Baseball or Base Ball

Geoffrey Nunberg nunberg at ISCHOOL.BERKELEY.EDU
Mon Aug 20 04:24:49 UTC 2012

>  Sports Illustrated has long since documented the strange dearth of black Americans

Or to be more precise, "the strange and recent dearth," since the number of African American MLB players has dropped dramatically over the decades.

> "The African-American population in baseball this season has plummeted to 8.05%, less than half the 17.25% in 1959 when the Boston Red Sox became the last team to integrate their roster, 12 years after Robinson broke baseball's color barrier with the Brooklyn Dodgers. It's a dramatic decline from 1975, when 27% of rosters were African-American. In 1995, the percentage was 19%." "Number of African-American baseball players dips again," USA Today, 4/16/12

It doesn't feel like any of the standard explanations (USA TODAY mentions "A dearth of collegiate scholarships, increasing cost of funding teams in inner cities and, some say, a lack of opportunities in major league front offices") are adequate to explain such a precipitous drop, though I've also heard it suggested that it has to do with the rise of the NBA in sports consciousness. But in any event, that might account for part of the shift in usage of "ball" that you mention.


> From: Wilson Gray <hwgray at GMAIL.COM>
> Date: August 19, 2012 3:28:21 PM PDT
> Subject: Re: Baseball or Base Ball
> On Sat, Aug 18, 2012 at 2:24 PM, Charles C Doyle <cdoyle at> wrote:
>> Notwithstanding the solidity of the usual spelling, "ball" alone nearly always designates 'baseball'; it's the defalult.  The terms "ball player," "playing ball," "ball field," "ball park," and the like are improbable in connection with football, basketball, volleyball, handball (either one), tetherball, or dodgeball.  In America, at least--where baseball is the great pastime.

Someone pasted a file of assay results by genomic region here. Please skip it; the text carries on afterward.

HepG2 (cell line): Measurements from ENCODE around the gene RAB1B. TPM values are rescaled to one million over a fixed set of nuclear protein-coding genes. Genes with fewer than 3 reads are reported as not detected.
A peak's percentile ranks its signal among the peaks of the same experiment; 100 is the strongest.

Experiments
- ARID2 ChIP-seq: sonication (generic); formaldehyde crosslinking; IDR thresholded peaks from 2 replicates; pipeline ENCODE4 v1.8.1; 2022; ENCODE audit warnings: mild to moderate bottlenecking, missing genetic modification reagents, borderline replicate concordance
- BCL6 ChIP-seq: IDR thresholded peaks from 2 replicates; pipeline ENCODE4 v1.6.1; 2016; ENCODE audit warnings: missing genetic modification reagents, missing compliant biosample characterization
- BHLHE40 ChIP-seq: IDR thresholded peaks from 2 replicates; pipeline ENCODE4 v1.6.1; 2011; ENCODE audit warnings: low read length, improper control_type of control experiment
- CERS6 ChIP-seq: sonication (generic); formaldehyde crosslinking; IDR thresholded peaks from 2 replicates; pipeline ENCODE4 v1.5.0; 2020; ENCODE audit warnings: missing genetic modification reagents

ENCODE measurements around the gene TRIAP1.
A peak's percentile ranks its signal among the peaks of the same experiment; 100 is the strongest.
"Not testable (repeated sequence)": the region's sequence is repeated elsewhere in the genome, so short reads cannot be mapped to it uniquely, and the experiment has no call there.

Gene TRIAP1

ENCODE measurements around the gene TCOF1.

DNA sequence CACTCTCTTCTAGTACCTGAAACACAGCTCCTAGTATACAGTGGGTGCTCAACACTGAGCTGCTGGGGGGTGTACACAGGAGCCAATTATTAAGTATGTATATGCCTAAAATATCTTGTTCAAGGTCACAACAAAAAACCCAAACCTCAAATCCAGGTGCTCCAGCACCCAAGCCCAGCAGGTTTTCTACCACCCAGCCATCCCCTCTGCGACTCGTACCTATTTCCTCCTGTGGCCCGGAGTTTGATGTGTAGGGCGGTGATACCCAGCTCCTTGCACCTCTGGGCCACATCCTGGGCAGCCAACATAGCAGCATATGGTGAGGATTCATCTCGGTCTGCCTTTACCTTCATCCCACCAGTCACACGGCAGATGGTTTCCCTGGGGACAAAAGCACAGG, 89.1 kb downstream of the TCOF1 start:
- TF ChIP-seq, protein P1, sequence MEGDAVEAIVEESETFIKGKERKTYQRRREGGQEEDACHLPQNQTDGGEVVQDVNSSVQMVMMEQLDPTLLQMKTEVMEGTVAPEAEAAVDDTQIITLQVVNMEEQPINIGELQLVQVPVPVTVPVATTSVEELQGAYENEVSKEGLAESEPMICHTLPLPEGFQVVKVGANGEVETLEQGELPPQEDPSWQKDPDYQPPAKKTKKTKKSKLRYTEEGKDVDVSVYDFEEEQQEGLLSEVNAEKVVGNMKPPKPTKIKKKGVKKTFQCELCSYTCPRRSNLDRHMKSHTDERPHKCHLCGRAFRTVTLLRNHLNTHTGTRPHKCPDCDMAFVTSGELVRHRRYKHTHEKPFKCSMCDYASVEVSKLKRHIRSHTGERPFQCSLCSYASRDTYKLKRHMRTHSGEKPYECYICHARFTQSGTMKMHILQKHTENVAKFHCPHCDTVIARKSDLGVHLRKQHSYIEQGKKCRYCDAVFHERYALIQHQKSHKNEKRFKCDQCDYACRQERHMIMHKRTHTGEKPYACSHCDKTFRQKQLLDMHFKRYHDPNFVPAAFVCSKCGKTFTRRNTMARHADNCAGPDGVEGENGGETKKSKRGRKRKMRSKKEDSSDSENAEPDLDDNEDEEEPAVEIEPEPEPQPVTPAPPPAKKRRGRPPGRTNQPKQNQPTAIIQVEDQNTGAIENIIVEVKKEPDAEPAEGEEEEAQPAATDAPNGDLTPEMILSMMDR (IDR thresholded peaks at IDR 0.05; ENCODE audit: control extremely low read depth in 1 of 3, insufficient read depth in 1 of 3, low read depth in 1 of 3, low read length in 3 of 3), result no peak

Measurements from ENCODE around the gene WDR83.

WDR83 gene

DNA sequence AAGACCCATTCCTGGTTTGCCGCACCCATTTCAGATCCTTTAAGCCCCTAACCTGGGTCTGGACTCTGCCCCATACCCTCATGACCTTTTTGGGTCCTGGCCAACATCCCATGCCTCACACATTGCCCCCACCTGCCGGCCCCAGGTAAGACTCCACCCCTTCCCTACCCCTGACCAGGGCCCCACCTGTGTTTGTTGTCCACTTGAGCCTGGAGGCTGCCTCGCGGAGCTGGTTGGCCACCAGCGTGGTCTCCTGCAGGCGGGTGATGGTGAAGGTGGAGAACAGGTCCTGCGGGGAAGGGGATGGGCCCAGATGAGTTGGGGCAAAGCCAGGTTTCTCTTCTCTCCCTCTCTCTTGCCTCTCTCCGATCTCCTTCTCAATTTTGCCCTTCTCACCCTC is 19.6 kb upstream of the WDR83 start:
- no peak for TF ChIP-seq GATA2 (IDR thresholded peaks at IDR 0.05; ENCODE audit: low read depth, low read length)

> Not in Black America. Sports Illustrated has long since documented the
> strange dearth of black Americans, as opposed to various flavors of
> black Latin-Americans - if yawl gnome sane - in baseball. Amongst the
> colored, _ball_ is usually football and, sometimes, basketball.
> Indeed, in today's NYT Mag,
> ".. he has played almost no _[foot] ball_ …"
> said of the Haitian-American former high-school [basket]baller, Jason
> Pierre-Paul, now an NFL [foot]baller.
> However, that's a relatively-new change, since, sadly, I'm more than
> old enough to recall easily the days, before and after Jackie
> Robinson, when ("Let's play some) _ball_!," _the game_, etc. in
> BE-speak were also references only to baseball. My grandfather's
> gnarled fingers as a consequence of his having worn the "tools of
> ignorance" in his youth far outweighed the knot on my father's
> shoulder from a poorly-reset bone broken during his days as a two-way
> lineman.
> --
> -Wilson

The American Dialect Society -

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